From CBC Canada:
"Canada has joined Russia and China as the biggest violators of U.S. copyright law, according to the U.S.-based International Intellectual Property Alliance.
In a report filed to U.S. Trade Representative Susan Schwab on Monday, the group recommended that Canada join the other two countries on the USTR's Priority Watch List."
I wonder if the the real reason that the IIPA has targetted Canada is because Michael Geist managed to get his government to drop plans for a Canadian version of the DMCA? The reason given the report is that the Canadians haven't implemented the 1996 WIPO treaties yet. The IIPA, incidentally, was set up in 1984 by eight trade assocations representing the various branches of the publishing, entertainment and software industries, covering about 1500 companies altogether. It was partly as a result of their lobbying that Section 301 of the 1974 Trade Act got amended in 1984 to enable the US to impose trade sanctions against countries suspected of infringing US intellectual property rights.
In addition, since the US trade representative's office are tasked with providing a hit list of suspected IP infringing countries each year but don't have the staff to do the research or generate the figures, the IIPA kindly provide them with a report on estimated losses to US IP industires in countries around the world. After all they did have a ready made intelligence network of 1500 companies with branches all over the world and employees in those places who were more than happy to present estimates of how big they felt their local piracy problem to be. Incentives to inflate the figures are fairly obvious and given a similar opportunity to influence government policy the patent reformists I mentioned earlier today would probably take similar advantage.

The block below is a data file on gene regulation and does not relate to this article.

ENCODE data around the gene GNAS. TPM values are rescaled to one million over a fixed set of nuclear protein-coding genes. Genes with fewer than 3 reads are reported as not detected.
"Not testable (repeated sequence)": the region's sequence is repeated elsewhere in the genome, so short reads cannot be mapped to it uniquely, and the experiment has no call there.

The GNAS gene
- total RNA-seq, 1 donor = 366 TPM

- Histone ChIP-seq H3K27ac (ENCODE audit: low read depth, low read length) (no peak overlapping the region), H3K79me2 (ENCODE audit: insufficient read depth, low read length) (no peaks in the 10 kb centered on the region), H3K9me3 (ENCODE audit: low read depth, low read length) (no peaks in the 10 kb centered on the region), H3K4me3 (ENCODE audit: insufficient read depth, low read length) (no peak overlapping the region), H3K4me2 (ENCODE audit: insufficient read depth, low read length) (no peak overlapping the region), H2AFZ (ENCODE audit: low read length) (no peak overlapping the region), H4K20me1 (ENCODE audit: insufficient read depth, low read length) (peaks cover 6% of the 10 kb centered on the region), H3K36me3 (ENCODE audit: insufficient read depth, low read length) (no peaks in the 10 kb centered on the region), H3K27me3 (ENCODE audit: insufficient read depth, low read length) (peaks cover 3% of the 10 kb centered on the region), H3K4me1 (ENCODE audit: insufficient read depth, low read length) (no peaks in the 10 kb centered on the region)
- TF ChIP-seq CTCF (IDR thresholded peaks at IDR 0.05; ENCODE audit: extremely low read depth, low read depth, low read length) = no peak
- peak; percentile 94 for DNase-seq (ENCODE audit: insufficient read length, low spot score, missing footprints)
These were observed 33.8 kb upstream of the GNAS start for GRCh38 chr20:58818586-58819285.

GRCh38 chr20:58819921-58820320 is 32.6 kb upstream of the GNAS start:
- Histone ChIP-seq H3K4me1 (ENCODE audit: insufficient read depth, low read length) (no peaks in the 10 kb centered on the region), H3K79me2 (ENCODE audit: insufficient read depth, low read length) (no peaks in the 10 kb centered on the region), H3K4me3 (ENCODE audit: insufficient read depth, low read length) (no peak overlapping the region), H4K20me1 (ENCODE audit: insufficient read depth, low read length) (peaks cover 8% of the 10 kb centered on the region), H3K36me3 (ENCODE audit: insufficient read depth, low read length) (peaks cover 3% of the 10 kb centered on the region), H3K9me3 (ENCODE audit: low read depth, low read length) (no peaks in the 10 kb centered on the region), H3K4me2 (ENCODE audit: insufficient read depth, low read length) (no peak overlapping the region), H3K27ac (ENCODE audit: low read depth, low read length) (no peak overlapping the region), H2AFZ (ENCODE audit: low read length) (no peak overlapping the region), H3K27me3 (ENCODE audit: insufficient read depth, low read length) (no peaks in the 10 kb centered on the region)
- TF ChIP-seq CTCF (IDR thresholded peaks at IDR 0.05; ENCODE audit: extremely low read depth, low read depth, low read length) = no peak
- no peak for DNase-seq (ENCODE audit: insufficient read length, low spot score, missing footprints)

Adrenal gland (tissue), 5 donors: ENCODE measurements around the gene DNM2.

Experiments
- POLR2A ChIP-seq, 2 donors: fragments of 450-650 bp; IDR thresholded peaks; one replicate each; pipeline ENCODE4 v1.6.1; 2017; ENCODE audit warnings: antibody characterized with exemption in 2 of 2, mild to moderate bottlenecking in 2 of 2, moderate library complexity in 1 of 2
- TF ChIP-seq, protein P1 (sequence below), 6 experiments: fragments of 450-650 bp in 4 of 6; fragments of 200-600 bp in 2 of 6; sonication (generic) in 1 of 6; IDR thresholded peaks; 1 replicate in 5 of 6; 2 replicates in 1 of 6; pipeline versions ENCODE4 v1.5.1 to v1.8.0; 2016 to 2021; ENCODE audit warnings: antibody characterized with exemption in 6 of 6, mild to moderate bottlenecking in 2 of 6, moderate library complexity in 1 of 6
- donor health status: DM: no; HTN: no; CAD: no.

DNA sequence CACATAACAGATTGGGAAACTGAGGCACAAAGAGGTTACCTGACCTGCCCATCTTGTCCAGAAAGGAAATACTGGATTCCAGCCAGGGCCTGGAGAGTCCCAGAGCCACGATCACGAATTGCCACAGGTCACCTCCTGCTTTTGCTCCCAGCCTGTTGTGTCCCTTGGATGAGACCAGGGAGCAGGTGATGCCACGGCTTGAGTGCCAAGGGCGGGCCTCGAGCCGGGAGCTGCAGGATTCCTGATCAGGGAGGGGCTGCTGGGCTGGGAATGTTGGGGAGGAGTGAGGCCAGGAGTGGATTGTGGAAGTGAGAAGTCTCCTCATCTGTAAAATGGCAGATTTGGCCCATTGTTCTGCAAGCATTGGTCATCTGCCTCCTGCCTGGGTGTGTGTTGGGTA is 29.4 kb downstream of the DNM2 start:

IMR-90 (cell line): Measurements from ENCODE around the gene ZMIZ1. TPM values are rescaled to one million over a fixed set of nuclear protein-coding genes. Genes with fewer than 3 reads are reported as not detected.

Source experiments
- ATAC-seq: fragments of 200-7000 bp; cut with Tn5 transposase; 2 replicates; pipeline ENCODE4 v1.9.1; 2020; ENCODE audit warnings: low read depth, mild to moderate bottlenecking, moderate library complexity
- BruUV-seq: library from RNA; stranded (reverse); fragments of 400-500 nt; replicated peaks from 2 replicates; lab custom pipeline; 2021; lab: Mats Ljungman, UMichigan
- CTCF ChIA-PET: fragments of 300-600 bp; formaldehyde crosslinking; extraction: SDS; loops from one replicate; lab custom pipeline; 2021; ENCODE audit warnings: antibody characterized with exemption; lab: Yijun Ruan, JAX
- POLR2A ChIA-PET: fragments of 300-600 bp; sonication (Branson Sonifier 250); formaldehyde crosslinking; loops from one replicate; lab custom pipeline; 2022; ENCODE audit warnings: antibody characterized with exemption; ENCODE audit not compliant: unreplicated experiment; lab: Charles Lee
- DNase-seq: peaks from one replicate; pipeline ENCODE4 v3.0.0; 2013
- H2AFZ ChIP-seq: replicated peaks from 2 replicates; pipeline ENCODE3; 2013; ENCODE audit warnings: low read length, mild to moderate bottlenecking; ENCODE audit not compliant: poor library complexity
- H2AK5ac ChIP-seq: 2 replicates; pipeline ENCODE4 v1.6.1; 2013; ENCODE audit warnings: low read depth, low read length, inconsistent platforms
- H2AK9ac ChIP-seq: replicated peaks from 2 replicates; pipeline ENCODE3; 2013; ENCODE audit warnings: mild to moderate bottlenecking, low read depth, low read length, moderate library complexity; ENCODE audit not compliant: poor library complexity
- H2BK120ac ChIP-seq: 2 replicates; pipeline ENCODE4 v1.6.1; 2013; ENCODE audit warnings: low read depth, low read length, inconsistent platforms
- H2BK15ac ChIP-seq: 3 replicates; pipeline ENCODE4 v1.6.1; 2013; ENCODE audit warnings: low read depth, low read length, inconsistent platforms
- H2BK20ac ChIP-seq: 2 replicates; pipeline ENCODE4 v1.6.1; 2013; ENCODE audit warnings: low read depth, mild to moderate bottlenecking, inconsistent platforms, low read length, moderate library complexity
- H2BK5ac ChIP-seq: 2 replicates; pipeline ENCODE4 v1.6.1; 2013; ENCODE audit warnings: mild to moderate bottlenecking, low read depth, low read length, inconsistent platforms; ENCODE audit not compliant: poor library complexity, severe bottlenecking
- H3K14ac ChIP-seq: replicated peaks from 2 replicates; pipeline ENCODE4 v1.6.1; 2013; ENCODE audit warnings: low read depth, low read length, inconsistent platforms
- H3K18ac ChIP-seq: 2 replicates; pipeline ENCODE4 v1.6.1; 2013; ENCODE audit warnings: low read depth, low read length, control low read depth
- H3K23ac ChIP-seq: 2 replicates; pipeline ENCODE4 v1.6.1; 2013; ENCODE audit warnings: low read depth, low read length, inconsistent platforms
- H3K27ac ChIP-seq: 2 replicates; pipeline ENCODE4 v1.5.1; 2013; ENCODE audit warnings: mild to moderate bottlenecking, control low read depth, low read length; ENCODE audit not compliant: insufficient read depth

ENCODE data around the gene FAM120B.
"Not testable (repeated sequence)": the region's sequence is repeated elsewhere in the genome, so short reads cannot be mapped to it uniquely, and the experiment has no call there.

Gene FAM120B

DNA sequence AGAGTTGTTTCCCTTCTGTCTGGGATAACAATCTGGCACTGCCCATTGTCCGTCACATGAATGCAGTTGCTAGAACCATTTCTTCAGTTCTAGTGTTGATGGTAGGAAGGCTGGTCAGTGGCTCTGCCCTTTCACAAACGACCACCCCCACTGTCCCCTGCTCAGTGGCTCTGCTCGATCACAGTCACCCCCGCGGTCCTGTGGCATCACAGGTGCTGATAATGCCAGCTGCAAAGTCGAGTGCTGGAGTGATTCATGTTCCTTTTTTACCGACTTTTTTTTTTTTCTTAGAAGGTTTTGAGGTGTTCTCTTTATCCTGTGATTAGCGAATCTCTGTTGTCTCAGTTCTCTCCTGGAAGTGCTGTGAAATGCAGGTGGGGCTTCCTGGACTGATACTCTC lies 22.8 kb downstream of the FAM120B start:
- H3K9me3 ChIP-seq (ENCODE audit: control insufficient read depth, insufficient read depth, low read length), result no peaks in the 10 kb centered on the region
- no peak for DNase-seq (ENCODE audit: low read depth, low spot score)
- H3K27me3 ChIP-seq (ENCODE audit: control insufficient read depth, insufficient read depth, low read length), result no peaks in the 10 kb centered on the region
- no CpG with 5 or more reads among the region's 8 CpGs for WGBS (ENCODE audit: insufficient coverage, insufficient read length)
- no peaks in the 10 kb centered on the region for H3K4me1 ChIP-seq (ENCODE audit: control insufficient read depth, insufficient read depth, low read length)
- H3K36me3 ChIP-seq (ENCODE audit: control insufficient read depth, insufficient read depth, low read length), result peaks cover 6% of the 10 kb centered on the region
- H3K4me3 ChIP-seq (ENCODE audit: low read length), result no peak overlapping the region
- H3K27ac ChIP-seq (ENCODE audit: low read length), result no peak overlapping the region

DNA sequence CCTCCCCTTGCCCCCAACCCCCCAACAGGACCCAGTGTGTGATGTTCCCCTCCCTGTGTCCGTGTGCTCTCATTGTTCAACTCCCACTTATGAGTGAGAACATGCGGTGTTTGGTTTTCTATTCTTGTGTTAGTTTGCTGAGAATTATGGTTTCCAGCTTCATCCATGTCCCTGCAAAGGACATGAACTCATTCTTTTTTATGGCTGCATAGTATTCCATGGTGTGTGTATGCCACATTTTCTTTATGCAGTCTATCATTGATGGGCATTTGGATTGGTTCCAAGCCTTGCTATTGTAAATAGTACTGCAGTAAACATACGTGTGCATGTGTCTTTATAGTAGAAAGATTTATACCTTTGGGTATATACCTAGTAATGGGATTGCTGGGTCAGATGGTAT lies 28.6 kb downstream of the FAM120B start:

The problem again is that real data on the cost of intellectual property infringement is notoriously difficult to find.
Update: Meanwhile via the good professor Geist and CBC News I learn that:
"A who's who of powerful companies and business associations have banded together to push for less restrictive copyright reform, driving a stake into the heart of the federal government's argument for its new copyright bill.
The Business Coalition for Balanced Copyright, a group that includes Google, Yahoo, Rogers, Telus, the Canadian Alliance of Broadcasters and the Retail Council of Canada, among others, on Tuesday sent its stance on seven key copyright principles to Industry Minister Jim Prentice, Canadian Heritage Minister Josée Verner and several other cabinet ministers."